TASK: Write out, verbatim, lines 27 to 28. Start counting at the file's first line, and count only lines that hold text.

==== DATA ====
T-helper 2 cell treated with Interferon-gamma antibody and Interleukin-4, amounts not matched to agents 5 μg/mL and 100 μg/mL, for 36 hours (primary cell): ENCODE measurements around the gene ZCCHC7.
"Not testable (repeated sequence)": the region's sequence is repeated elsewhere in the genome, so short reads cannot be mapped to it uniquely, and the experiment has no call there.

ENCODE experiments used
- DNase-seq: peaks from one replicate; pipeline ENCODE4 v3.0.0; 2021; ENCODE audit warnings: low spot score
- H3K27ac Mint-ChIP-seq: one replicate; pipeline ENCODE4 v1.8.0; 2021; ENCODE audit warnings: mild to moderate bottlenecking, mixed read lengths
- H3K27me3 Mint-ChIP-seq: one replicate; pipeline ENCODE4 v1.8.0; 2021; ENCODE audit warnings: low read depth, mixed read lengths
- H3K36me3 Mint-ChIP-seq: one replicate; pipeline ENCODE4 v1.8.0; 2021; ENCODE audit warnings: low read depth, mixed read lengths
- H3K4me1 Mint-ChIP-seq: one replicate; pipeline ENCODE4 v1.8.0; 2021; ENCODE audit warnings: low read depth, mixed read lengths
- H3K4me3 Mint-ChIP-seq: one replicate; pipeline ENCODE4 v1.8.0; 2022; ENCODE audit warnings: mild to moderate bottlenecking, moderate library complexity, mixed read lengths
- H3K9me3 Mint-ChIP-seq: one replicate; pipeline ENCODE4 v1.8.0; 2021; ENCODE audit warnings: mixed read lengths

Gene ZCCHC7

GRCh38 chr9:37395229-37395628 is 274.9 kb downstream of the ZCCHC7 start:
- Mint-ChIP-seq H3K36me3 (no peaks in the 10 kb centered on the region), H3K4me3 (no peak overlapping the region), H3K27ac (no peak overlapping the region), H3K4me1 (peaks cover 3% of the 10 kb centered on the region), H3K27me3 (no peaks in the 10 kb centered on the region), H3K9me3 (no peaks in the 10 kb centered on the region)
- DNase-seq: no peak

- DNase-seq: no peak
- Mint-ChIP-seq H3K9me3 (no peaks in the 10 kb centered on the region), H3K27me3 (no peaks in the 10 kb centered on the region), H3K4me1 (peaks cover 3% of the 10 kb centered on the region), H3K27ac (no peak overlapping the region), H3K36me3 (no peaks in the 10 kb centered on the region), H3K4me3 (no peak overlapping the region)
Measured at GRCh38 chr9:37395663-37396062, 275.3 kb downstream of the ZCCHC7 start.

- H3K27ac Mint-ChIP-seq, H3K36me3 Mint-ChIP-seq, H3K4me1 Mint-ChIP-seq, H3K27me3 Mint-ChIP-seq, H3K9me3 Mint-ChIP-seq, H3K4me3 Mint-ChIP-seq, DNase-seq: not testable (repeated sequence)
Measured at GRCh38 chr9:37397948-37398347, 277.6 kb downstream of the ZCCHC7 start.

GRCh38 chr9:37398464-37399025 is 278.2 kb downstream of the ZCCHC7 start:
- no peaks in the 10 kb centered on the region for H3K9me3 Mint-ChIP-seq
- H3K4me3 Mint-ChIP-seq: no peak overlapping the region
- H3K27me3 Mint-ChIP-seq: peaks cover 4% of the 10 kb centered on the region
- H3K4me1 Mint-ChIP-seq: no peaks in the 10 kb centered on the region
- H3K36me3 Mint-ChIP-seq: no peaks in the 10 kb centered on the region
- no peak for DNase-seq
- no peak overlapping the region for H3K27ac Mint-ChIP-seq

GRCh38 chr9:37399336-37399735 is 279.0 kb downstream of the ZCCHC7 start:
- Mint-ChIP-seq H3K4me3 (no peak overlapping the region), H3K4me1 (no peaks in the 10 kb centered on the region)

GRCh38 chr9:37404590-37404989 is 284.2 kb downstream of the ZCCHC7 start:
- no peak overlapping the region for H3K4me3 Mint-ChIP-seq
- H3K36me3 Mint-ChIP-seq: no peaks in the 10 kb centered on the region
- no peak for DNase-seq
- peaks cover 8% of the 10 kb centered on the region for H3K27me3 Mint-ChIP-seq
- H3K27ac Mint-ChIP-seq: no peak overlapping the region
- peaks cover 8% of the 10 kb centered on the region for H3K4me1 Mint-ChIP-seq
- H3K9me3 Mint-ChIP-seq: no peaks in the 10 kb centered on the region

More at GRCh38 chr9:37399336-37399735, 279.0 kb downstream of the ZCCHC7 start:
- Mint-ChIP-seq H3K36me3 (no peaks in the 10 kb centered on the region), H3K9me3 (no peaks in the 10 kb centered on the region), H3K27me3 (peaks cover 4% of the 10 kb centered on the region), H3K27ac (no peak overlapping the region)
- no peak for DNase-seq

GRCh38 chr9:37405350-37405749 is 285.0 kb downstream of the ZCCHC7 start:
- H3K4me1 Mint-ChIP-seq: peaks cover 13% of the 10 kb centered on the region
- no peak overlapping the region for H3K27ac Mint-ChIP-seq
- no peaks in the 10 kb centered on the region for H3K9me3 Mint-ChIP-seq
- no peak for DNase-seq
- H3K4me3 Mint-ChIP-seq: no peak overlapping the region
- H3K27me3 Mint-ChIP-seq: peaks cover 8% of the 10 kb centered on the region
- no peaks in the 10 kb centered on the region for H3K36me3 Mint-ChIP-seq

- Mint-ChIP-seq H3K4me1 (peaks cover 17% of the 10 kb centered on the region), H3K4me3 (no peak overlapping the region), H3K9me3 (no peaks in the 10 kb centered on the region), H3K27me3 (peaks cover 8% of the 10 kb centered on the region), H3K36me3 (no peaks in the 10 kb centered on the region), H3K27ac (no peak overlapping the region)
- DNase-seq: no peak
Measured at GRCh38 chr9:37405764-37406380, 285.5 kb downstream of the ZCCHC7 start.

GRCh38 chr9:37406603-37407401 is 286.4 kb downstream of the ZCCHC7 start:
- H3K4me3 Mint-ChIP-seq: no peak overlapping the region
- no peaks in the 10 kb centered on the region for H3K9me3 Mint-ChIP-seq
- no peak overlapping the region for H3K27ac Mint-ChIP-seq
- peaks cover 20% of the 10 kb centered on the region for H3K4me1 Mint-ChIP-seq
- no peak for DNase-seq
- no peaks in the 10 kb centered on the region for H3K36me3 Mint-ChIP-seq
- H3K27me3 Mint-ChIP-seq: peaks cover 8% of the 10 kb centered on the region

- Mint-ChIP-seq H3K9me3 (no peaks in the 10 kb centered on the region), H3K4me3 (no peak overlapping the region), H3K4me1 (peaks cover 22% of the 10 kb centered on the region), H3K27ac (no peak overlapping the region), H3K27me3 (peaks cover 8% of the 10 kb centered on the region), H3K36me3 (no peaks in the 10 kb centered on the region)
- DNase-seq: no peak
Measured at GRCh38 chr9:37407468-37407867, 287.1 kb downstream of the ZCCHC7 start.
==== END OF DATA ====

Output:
- no peak overlapping the region for H3K27ac Mint-ChIP-seq

GRCh38 chr9:37399336-37399735 is 279.0 kb downstream of the ZCCHC7 start: